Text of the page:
Teamed: S-300 ‘launched’ Patriot’s PAC-3 at Russian aircraft

The global military sector is abuzz with discussions about how Ukrainian forces managed to down the Russian Beriev A-50 early warning aircraft. Several voices within Ukraine insist that the unexpected takedown resulted from a missile launched from a Patriot.

US is sending Ukraine its own Cold War-bought Soviet SAM systems
Photo credit: TASS

However, when considering the technical aspects and marvels of technology, the radar range of a Patriot battery simply can’t match the requirements to accomplish such a task. In layman’s terms, for the Patriot missile to be the cause, the Russian A-50 would have had to enter the theater of military operations—a space within the Patriot’s striking range. 

Enter defense research analyst Tom Cooper, who provides insight into the discussion. Tom’s expertise lies in his extensive knowledge of Russian defense systems, nurtured by the several books he has written on the subject. Applying his broad understanding of Russian systems to the recent event, Cooper suggests an innovative hypothesis about the sequence of events leading up to, and during, this dramatic incident.

Russian strategic A-50 AEW&C is targeted by UAVs in Belarus
Photo credit: / Wikipedia

The trap is set

The stage for the devastating strike on January 14th was set on the previous day, January 13th, when Ukraine’s Air Force, likely deploying Sukhoi Su-24 bombers, orchestrated a fierce attack on Russian Air Force installations throughout the Russian-occupied Crimea Peninsula. “Several radar systems suffered significant damage,” Cooper asserts.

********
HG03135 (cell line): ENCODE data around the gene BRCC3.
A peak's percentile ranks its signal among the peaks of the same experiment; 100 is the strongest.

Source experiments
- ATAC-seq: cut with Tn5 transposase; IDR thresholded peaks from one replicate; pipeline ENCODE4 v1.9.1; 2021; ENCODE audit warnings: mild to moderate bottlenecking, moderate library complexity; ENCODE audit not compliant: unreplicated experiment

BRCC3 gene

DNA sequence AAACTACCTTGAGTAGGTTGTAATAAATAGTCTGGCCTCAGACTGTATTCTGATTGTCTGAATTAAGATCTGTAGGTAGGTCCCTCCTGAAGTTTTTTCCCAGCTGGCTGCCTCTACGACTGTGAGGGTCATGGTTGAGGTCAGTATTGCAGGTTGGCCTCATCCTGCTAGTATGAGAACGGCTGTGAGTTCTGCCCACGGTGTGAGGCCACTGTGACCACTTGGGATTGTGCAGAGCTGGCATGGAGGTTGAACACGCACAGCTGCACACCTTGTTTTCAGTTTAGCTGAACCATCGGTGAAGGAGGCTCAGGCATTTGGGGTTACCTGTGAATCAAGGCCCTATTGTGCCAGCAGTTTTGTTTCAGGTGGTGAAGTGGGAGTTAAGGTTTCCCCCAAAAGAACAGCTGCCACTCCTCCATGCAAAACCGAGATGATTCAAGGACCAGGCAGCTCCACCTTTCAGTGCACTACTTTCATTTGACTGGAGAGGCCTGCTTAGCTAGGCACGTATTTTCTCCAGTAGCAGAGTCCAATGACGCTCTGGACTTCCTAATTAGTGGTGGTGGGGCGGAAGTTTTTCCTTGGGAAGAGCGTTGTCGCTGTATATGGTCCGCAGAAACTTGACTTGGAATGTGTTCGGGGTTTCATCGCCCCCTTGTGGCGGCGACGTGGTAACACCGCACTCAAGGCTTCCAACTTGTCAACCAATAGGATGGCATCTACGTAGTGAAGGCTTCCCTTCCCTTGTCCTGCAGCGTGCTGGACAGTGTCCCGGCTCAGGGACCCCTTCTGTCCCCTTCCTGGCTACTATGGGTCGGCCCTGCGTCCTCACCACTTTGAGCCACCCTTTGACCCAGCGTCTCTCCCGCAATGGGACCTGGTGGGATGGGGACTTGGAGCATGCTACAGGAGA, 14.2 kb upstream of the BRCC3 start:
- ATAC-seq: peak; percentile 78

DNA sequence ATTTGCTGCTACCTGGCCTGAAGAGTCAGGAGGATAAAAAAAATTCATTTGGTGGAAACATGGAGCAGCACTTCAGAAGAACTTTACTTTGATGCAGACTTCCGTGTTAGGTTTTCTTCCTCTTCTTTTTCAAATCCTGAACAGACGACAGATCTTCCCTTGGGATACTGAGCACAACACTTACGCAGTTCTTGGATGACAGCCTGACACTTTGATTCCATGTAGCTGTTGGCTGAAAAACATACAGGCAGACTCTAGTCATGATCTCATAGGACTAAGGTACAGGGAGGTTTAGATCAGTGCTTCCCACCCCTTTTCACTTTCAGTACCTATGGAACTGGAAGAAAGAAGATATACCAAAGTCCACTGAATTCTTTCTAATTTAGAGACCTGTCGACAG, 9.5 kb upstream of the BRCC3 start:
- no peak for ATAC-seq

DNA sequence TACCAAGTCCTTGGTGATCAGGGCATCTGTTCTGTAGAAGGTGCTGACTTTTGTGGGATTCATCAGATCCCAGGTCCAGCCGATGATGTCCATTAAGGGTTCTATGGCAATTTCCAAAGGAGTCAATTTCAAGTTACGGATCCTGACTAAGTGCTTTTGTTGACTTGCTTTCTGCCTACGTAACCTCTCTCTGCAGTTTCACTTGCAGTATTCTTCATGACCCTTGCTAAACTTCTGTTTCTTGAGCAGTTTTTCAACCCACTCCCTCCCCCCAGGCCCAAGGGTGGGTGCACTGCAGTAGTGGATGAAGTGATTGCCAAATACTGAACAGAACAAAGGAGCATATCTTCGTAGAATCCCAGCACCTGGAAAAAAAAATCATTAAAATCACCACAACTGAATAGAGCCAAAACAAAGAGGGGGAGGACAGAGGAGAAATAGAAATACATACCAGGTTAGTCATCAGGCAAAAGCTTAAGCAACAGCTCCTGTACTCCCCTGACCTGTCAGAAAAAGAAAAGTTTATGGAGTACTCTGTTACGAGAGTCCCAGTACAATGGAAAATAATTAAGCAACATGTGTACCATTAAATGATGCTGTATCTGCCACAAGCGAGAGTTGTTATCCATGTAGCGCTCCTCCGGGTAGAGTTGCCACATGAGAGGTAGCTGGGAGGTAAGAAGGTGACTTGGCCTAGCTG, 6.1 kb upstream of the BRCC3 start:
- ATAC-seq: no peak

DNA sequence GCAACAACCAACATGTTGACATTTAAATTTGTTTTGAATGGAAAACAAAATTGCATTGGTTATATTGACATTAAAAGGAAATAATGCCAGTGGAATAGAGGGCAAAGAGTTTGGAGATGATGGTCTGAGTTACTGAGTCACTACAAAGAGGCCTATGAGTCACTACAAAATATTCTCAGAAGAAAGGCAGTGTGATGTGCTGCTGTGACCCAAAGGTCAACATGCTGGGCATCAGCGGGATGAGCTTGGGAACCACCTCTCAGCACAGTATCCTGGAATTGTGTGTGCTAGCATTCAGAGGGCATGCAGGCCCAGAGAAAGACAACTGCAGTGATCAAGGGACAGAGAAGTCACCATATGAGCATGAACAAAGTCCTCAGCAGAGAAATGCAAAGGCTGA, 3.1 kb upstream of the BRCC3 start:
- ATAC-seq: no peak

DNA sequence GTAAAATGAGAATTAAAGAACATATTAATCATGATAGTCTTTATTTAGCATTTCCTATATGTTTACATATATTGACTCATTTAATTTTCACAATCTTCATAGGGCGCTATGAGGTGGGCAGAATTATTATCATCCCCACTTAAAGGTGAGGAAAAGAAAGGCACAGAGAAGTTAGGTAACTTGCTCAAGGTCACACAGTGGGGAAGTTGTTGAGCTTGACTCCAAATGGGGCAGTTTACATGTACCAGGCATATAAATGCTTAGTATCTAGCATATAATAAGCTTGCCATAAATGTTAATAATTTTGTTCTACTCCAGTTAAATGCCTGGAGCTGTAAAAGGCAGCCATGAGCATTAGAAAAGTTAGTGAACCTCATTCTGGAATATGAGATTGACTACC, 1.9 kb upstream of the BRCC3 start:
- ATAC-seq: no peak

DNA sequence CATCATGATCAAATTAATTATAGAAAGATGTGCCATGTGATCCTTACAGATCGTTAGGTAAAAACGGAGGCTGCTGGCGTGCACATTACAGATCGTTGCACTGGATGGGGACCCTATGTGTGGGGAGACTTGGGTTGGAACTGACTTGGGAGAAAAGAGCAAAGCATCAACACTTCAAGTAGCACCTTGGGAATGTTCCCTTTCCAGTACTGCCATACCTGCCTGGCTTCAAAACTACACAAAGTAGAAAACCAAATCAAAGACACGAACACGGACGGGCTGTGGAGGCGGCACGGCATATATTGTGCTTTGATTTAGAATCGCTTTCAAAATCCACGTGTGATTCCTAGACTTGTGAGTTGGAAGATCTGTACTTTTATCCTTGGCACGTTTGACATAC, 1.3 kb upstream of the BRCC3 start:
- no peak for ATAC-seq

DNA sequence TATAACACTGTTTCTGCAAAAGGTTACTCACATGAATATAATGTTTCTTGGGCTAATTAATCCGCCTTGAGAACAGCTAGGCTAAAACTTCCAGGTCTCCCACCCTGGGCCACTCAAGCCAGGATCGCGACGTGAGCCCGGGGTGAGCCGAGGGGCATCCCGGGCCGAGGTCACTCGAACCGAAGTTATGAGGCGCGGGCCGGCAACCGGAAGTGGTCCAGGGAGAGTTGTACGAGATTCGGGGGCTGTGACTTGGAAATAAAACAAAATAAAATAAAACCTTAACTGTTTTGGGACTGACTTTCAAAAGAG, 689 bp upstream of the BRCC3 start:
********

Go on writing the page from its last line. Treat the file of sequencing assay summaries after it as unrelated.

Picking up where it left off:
Following this, the Russians conducted a sortie with one of their A-50Us. Given that the aircraft was under-equipped for the task at hand, an Il-22M airborne command post had to accompany it. Furthermore, due to the A-50U’s limited radar range, it was required to fly close to the frontline – roughly 80 to 90 kilometers from it, to accurately detect any incoming Ukrainian aircraft and missiles. 

Kyiv: Moscow lost one IL-22 aircraft and one A-50 AEW&C aircraft
Photo credit: Wikipedia

On January 13, the day of the Ukrainian attack, the A-50U and Il-22M were directed closer to the frontline. As Cooper explains, “The two aircraft likely had the company of at least two Su-30SM interceptors. Simultaneously, Su-34s would have been deployed to deliver Kh-59 precision-guided munitions at targets inside Ukraine.”